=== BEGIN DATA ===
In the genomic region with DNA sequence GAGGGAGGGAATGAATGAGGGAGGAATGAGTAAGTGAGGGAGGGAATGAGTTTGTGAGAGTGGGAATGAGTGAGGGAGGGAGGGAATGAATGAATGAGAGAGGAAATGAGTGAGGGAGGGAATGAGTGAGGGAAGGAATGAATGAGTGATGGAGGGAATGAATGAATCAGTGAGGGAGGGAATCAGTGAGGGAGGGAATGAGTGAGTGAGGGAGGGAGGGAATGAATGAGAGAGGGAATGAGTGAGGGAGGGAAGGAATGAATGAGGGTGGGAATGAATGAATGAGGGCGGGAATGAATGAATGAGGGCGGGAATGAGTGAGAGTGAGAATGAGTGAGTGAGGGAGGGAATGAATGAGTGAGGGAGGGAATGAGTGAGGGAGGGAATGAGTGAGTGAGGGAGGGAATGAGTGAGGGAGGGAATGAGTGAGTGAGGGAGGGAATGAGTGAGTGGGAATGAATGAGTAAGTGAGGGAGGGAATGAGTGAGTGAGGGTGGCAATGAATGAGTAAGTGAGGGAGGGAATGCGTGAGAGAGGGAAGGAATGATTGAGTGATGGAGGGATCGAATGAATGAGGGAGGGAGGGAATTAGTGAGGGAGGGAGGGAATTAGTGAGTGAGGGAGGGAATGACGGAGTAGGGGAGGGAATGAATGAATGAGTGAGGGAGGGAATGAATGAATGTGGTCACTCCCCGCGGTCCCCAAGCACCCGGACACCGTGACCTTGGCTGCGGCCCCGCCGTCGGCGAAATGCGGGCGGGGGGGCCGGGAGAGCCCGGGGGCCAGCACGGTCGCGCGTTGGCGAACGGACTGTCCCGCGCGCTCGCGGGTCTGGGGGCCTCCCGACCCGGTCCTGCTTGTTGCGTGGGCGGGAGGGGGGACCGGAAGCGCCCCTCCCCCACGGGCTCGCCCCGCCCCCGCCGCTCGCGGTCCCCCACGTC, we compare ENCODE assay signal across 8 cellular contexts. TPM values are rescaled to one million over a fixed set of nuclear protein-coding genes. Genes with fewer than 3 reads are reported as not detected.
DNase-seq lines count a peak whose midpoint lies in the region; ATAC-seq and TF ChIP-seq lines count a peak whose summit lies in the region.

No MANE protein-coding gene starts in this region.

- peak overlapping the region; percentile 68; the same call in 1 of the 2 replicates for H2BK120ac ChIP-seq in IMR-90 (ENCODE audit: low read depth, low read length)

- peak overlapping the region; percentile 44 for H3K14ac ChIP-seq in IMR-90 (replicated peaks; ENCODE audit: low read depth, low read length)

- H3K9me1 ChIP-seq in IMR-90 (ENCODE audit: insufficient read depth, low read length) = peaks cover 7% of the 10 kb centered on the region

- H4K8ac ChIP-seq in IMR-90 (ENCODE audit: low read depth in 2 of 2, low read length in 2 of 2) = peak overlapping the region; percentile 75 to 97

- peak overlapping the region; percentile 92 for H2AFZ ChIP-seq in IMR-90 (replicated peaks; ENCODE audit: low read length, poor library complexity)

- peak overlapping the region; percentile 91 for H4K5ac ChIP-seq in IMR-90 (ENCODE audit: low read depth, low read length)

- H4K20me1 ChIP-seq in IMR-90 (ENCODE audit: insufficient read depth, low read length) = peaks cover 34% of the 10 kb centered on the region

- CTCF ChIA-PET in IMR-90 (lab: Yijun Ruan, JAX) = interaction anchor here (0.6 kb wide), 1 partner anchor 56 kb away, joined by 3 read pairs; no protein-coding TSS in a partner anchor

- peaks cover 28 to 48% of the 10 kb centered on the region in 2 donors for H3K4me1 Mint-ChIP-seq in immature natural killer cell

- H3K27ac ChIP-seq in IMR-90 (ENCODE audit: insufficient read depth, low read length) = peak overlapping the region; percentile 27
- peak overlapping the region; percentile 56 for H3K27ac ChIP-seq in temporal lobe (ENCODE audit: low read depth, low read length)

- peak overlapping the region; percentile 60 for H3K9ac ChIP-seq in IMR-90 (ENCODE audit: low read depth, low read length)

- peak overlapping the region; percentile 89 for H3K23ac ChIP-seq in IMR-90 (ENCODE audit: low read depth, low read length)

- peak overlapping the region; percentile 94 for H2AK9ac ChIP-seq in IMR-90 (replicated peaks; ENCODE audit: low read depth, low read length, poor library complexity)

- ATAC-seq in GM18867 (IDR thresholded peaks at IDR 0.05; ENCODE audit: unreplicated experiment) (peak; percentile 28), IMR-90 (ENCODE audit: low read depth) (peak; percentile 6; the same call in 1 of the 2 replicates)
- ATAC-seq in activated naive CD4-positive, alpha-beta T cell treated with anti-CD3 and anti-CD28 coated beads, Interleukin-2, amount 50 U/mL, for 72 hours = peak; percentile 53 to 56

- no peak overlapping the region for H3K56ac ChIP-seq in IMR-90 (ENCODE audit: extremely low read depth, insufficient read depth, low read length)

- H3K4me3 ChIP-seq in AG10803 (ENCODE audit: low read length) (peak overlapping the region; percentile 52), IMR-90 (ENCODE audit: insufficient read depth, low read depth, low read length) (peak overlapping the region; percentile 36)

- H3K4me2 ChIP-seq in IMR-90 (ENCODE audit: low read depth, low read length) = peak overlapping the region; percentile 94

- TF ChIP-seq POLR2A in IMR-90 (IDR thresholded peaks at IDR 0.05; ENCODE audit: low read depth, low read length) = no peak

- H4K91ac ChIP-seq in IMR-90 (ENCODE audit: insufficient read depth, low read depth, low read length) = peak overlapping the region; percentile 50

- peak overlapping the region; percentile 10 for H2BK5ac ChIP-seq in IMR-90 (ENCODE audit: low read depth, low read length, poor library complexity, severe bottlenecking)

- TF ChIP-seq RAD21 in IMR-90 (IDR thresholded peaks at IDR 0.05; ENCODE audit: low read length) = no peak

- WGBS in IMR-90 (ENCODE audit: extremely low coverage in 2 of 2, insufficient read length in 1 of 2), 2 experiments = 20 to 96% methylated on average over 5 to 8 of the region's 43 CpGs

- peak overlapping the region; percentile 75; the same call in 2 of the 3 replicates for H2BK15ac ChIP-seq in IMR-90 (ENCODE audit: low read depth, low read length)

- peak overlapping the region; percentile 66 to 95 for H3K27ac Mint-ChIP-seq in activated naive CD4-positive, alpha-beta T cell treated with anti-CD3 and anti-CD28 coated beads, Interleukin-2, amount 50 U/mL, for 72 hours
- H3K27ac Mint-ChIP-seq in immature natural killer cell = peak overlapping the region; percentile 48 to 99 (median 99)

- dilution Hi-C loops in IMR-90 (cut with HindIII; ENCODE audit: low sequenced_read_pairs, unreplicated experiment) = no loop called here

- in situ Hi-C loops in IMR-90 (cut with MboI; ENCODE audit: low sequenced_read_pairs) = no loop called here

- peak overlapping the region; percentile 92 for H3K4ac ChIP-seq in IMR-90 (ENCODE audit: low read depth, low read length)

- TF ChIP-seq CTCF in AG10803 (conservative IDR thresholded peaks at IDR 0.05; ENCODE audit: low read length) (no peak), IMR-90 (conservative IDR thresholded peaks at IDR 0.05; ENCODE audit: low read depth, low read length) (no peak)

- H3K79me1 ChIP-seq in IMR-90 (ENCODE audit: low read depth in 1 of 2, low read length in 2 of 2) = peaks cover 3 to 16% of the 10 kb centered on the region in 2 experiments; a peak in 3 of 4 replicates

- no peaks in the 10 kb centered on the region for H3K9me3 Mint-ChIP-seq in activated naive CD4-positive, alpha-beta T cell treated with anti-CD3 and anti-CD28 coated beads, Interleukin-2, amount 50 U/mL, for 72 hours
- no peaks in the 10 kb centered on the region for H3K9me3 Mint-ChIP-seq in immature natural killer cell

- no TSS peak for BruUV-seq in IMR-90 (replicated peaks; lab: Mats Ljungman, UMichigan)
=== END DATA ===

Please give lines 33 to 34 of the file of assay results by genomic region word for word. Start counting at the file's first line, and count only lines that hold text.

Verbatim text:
- peak overlapping the region; percentile 92 for H3K4ac ChIP-seq in IMR-90 (ENCODE audit: low read depth, low read length)

- TF ChIP-seq CTCF in AG10803 (conservative IDR thresholded peaks at IDR 0.05; ENCODE audit: low read length) (no peak), IMR-90 (conservative IDR thresholded peaks at IDR 0.05; ENCODE audit: low read depth, low read length) (no peak)